Wall Street’s Breaking Bad
This must be Thursday. I never could get the hang of Thursdays.
— Arthur Dent, The Hitchhiker’s Guide to the Galaxy.
Indeed, it is Thursday, dear reader. And you know what that means … weekly unemployment claims and a market rally. (More optimistically, it’s also Reader Feedback day! Read on…)
The Labor Department reported 3.2 million new unemployment claims for last week. The seven-week rolling total now sits at a staggering 33 million. In case you wondered, that’s bad.
However, Wall Street managed to delude itself into finding a silver lining once again. Investors are keying off the fact that claims have fallen steadily for the past five weeks.
In other words, the labor market is bad and getting worse. But … at least it’s not getting progressively bad… (Or the amount of bad is not as bad as the amount of bad that we had two weeks ago.) Something like that.
So, either Wall Street has broken “bad,” or investors are so far into doublespeak that they can’t tell the difference anymore. Personally, I like Jim Cramer’s commentary on the situation: “At the end of the day, this action makes little sense.”
Cramer also went on to tell CNBC: “When we get Friday’s employment report it is going to be so bad that we’re going to be debating whether we’re in a serious recession or a depression.”
I don’t have Cramer’s confidence on this one. I believe Wall Street will shrug off tomorrow’s official jobs data from the Labor Department. Why wouldn’t it?
The market has shrugged at every other piece of apocalyptic economic data in the past two months. Why should tomorrow’s nonfarm payrolls report be any different?
Let’s shift gears here and turn to a reemerging trend that could have a more direct impact on our trading habits over the next several weeks to months.
I’m talking about the return on the trade war cycle.
Buried under the weekly unemployment claims headlines was this gem from MarketWatch: “Global Equities Rise on Trade Talk Hopes as More Jobs Vanish in the U.S.” (Well, that was the headline before MarketWatch changed it.)
Yes, trade talk hopes.
On May 1, President Trump said that he is considering putting the kibosh on the phase 1 U.S.-China trade deal in retaliation for China’s handling of COVID-19.
Trump doubled down on the China threat at a town hall meeting over the weekend. “Now they have to buy,” Trump said. “And if they don’t buy, we’ll terminate the deal, very simple.”
Today, news broke that Washington and Beijing have scheduled talks on the matter next week. This will be the first time that the two sides have discussed the trade deal since signing it in January.
And so, we find ourselves once again moving the needle on the Great Stuff Trade War Cycle chart:
If you followed this pattern last year, you probably made quite a bit of cash. I had more than a few Great Stuff readers tell me they made bank by following this pattern.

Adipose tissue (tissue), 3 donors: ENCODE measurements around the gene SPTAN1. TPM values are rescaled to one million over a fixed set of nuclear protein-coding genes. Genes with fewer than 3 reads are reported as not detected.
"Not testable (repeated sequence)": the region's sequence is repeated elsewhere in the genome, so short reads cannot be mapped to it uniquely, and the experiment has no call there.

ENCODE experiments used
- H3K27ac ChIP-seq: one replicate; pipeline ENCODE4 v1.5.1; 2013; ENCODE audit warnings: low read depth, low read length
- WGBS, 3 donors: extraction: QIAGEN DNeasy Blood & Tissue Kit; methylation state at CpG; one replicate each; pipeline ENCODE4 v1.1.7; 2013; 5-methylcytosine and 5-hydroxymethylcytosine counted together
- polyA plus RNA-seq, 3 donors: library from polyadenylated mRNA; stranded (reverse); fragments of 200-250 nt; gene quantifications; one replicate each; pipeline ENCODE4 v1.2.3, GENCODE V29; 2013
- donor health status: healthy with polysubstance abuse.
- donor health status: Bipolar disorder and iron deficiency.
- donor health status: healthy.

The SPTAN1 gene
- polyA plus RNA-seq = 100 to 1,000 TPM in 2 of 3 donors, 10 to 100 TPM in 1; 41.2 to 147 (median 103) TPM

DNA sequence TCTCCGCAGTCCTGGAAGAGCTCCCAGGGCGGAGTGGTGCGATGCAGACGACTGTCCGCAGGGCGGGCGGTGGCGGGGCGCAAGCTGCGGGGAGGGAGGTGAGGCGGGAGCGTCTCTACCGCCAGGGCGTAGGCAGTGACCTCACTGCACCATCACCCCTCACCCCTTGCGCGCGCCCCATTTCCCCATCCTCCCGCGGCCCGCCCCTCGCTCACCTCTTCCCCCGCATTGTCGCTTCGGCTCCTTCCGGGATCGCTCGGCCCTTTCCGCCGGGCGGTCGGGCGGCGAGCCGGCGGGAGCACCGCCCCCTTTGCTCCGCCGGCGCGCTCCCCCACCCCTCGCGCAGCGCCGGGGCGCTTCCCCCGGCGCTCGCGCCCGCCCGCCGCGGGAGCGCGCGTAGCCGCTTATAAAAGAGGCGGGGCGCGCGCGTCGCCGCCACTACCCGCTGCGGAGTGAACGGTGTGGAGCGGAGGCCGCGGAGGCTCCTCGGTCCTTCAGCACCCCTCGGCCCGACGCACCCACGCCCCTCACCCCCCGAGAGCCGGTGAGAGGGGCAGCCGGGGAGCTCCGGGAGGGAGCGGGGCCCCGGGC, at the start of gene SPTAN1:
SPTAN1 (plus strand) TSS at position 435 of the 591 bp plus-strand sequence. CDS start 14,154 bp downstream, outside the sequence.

That said, things are a bit different this time around. We’re not in a bull market. We face a mountain of bad economic data. And we’re desperately dealing with a global pandemic. Given those external pressures, this may be a short-lived trade war cycle.
Regardless, Trump’s tilt toward China brings more volatility to an already volatile market. But you can use this volatility instead to your advantage instead of making decisions out of panic.
Hectic times beg for simple trading strategies, and we found what just might be the simplest strategy to follow: the 10X Switch.
Adam O’Dell is about to show you how you can use it to easily play both sides of the market swings — without buying or selling a single stock, option or bond.
(See, we told you Great Stuff gets you past the velvet ropes.)
Good: Viable Viacom
ViacomCBS Inc. (Nasdaq: VIAC) is the dark horse in the race for streaming-video dominance. The unholy union between Viacom and CBS holds a collection of content that includes Pluto TV, CBS, Nickelodeon, BET, MTV, Comedy Central, Paramount Pictures and Showtime.
That dark horse status isn’t holding back ViacomCBS at all. The company blew past Wall Street’s earnings expectations this morning by $0.18 per share. Revenue, meanwhile, beat analysts’ targets by $100 million.
That’s not to say there weren’t problems. ViacomCBS’s ad revenue fell 19% year over year, and so did both earnings and revenue. However, digital-streaming revenue soared 51%, and film revenue jumped 11% on home-licensing deals (read: streaming deals).
The point is, if ViacomCBS wasn’t already on your shortlist for streaming video investment ideas, it should be. The real question is, if you read Great Stuff, why isn’t VIAC already on your radar? (I mean, we told you about ViacomCBS back in February.)
Better: Getting Down at P-Town
It’s official. I was wrong on Peloton Interactive Inc. (Nasdaq: PTON).
Well, sort of — I didn’t count on a global pandemic to force people to work and work out from home.
The company proffering stationary bikes with video subscriptions is making bank during the U.S. pandemic lockdown. This morning, Peloton said that first-quarter revenue spiked 66% to $524.6 million.
Earnings were still poor, arriving at a loss of $0.20 per share and missing the Street’s estimate by $0.02. But, for an expanding startup, that’s to be expected.
The real juicy news is that subscription revenue skyrocketed 92%, as the company’s “connected fitness” subscribers jumped 94% to 886,0000. Paid digital subs rose 64% on the quarter.
Peloton also raised its full-year revenue and subscriber count outlooks above Wall Street’s target.
What’s more, this trend may be stickier than most stay-at-home trends in the market right now. Imagine going to the gym while COVID-19 still floats around out there with no cure. No thanks.
So, do I still think Peloton sells overpriced bikes with the equivalent of a Netflix subscription? Yes.
Is that model going to work in the current and post-pandemic market? Yes, yes it will.
The fear-driven sentiment surrounding local gyms and going outside to work out could linger for months to a year or more. That fear will provide a heavy tailwind for PTON stock and the company’s bottom line.